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Pakistan's credentials stronger than India for NSG membership: Sartaj Aziz

Updated June 12, 2016

ISLAMABAD: Adviser to Prime Minister on Foreign Affairs Sartaj Aziz on Sunday said Pakistan's credentials for the membership of Nuclear Suppliers Group (NSG) are stronger than India's if the 48-nation cartel agrees to form a uniform criteria for non-NPT states.

In an exclusive interview with DawnNews, Aziz said Pakistan has diplomatically engaged numerous countries over the criteria-based approach for non-NPT countries.

"If the group forms such a uniform criteria, then Pakistan has stronger credentials for NSG membership than India."

Related: Indian inclusion could affect strategic stability, Pakistan tells Nuclear Suppliers Group

"Our strategy was to apply after India did, after which we would have immediately followed. We have had our application in an advance state of readiness for the past three months for this this purpose," Aziz said.

He claimed that Pakistan has gradually gathered support for the criteria based approach.

Related: Pakistan applies for membership of NSG

"Last week, I telephoned the foreign ministers of Russia, New Zealand and South Korea, who will in future head the NSG, and our viewpoint was that they should support the criteria-based approach, and we have gathered support for it, China was already supporting it," said the adviser to PM.

He expressed hope that, due to Pakistan's efforts and its strong credentials, if India gains entry into the club, Pakistan will not be left behind.

Answering a question regarding nuclear scientist Abdul Qadeer Khan's confession, he said Pakistan has come a long way since then and everyone has witnessed Pakistan safeguarding its nuclear assets.

"If you compare it with India, when our neigbouring country conducted a nuclear test in 1974, it misused the nuclear supplies given to it for peaceful purposes, which led to the formation of NSG. After that nuclear fissile material was stolen from India, but such an instance has never occurred in Pakistan," Aziz said.

Related: China leads resistance to India joining Nuclear Suppliers Group: diplomats

'US building India against China'

Aziz said US has formed a policy to 'build up India' as "their entire attention is towards containing the Islamic world and China".

"We cannot question them but we repeatedly tell them that you (US) are a sovereign country and can maintain any level of relations with any country, but if you increase the strategic and conventional imbalance in South Asia, our problems will increase," said the foreign affairs adviser while referring to US support for India's inclusion in NSG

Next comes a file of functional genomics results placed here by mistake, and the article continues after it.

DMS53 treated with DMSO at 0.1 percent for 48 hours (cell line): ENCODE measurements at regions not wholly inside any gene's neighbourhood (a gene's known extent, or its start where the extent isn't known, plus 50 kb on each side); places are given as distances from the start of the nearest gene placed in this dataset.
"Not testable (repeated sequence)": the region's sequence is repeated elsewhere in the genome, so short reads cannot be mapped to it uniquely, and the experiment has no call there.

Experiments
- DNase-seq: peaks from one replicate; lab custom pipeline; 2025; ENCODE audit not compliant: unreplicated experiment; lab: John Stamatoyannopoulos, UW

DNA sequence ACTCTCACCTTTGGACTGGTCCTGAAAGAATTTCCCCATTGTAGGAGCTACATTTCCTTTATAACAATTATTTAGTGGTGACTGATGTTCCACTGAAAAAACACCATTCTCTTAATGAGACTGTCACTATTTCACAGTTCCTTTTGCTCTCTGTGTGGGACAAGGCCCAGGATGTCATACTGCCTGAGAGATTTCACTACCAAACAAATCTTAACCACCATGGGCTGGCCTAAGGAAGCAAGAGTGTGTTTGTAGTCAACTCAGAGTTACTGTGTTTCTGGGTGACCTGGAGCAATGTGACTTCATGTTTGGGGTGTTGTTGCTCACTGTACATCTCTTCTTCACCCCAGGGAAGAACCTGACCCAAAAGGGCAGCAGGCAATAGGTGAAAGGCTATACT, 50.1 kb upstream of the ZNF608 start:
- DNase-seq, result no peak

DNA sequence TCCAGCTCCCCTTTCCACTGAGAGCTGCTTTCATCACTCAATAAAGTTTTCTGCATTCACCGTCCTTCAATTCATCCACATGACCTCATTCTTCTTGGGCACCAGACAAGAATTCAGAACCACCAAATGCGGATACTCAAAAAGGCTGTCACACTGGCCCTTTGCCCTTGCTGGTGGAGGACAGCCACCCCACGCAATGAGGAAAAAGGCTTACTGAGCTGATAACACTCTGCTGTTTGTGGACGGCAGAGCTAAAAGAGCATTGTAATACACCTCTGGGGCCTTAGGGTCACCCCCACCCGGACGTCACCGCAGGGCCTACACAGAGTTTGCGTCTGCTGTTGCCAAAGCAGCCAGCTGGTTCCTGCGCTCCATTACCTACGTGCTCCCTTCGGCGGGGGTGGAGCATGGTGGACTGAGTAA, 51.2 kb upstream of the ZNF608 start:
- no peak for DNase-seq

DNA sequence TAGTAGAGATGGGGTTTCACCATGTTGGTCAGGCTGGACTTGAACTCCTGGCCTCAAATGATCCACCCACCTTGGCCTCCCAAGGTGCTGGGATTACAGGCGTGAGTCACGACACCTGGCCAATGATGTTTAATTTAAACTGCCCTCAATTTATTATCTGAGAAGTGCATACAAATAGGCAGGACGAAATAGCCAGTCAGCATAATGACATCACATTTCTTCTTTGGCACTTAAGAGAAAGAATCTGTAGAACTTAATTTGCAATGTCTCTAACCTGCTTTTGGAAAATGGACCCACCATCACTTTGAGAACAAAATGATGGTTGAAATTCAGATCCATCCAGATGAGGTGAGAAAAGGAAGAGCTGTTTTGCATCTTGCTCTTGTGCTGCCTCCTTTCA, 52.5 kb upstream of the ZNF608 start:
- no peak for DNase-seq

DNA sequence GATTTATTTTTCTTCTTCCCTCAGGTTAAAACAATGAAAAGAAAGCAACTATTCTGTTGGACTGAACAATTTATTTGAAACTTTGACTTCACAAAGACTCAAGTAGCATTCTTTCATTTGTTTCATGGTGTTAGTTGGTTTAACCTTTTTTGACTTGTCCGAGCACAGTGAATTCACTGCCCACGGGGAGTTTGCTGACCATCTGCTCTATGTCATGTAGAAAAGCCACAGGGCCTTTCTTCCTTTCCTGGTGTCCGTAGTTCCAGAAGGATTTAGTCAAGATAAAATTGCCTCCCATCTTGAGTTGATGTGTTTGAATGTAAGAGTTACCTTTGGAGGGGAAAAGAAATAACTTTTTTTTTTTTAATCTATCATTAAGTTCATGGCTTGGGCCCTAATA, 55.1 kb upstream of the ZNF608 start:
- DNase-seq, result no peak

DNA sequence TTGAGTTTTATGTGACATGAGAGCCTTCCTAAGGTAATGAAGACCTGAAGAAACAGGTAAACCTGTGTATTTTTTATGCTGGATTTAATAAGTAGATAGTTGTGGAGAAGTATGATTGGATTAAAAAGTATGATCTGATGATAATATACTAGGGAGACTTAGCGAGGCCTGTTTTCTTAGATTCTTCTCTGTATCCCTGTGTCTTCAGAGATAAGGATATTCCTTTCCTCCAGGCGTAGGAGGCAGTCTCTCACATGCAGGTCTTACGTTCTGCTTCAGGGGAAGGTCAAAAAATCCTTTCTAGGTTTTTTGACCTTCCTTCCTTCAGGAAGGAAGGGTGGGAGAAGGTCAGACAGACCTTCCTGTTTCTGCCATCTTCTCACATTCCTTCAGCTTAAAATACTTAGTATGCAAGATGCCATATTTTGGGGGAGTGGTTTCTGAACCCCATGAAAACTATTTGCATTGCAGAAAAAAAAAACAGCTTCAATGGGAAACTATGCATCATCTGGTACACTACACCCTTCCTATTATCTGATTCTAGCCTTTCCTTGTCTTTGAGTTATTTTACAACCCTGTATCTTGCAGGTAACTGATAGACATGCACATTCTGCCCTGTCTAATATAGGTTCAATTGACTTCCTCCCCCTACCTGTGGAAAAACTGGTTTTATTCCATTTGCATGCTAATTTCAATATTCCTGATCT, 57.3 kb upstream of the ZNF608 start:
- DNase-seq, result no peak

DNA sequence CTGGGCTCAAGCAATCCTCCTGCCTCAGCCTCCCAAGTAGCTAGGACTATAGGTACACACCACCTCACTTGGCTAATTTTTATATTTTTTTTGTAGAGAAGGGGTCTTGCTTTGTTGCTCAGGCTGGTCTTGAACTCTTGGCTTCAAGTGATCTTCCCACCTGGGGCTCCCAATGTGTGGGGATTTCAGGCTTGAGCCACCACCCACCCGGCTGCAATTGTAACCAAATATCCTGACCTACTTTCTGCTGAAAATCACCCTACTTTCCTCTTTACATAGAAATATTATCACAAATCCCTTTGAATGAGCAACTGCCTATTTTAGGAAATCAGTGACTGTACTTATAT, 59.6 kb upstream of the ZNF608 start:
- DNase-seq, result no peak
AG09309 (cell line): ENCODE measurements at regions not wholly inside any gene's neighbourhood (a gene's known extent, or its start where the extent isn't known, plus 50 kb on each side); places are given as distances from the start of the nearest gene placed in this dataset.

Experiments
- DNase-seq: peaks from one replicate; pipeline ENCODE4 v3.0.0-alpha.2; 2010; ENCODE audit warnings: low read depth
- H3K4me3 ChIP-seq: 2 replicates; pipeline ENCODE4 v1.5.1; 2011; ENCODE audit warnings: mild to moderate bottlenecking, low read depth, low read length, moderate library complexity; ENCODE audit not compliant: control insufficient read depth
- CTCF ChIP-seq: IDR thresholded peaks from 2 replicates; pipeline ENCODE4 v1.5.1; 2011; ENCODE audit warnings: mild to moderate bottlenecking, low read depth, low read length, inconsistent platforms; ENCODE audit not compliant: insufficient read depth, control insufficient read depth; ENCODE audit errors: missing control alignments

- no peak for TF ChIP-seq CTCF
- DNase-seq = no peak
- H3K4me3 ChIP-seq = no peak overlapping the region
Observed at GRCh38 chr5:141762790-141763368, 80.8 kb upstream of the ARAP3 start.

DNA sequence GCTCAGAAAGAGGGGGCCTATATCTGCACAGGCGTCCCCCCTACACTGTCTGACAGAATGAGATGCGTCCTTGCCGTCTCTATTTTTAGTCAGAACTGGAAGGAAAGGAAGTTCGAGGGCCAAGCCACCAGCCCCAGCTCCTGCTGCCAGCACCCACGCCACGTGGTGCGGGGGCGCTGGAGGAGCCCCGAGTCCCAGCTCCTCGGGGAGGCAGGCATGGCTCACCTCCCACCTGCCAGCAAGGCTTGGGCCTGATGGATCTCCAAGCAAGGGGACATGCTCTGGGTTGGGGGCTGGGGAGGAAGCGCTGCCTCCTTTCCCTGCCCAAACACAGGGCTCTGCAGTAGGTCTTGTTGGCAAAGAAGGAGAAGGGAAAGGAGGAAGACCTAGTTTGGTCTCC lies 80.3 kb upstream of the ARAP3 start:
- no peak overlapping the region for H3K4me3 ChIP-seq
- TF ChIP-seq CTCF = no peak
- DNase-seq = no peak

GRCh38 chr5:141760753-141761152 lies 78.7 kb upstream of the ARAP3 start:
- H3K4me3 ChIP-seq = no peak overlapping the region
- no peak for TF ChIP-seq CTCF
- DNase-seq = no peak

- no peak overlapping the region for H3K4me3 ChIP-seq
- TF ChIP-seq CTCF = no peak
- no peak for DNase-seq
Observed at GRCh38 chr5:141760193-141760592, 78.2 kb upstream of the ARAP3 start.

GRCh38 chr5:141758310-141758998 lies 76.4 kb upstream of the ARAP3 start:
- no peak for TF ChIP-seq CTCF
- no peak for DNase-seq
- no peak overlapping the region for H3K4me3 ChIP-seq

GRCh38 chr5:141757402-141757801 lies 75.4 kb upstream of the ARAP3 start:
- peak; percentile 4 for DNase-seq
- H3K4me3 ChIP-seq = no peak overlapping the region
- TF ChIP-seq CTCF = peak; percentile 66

Also Read: The Indo-US alliance

Pak-India relations

Regarding Pakistan's relations with India, he said things have changed as the Modi administration wants to normalise ties, but according to their 'preferences' and India does not wish to discuss the Kashmir issue.

"The whole world agrees that the two countries should start dialogue for lasting peace in South Asia."

Replying to a question about Indian 'spy' Kulbhushan Jhadav and apprising the world of his activities, Aziz stated India raises the issue of Pakistan's non-state actors and their subversive activities in India repeatedly, but Jhadav is a state-actor as he is a RAW operative.

"But what is more important is that his (Jhadav) documentation is correct and we are preparing a proper dossier about his activities and network, so we can share it with friendly countries, the UN and the P5 countries," said Aziz.

'US could not explain the Mullah Mansour drone strike'

When asked as to what message did the US want to send by the May 21 drone strike which killed Afghan Taliban chief Mullah Mansour, the adviser said US authorities could not explain as to what objective they achieved by the act as "their domestic electoral politics had a part in it".

"Our idea is that it's ultimate effect will be negative, both for the bilateral relations and the Afghan peace dialogue on the whole," Aziz added.

India's NSG bid

India's membership of the NSG is "not merited until the country meets the group's standards", a New York Times (NYT) editorial said earlier in June.

The group's membership has signed the Nuclear Non-proliferation Treaty but India has refused to do so, which means "it has not accepted legally binding commitments to pursue disarmament negotiations, halt the production of fissile material for nuclear weapons and not test nuclear weapons".

A key US Senator, Ed Markey, had also warned that enabling India to join the NSG would cause a “never-ending” nuclear race in South Asia.

Pakistan's application is likely to lead to a showdown in the group which has also been facing calls to induct India as a member.

US President Barack Obama announced Tuesday that his country is backing India’s bid to join the club. China could also insist, as a condition of India's membership, that Pakistan also be allowed to join.

The NSG, which was created in response to India's first nuclear test in 1974, is expected to hold its next meeting in June.

The NSG is a 48-nation club dedicated to curbing nuclear arms proliferation by controlling the export and re-transfer of materials that could foster nuclear weapons development.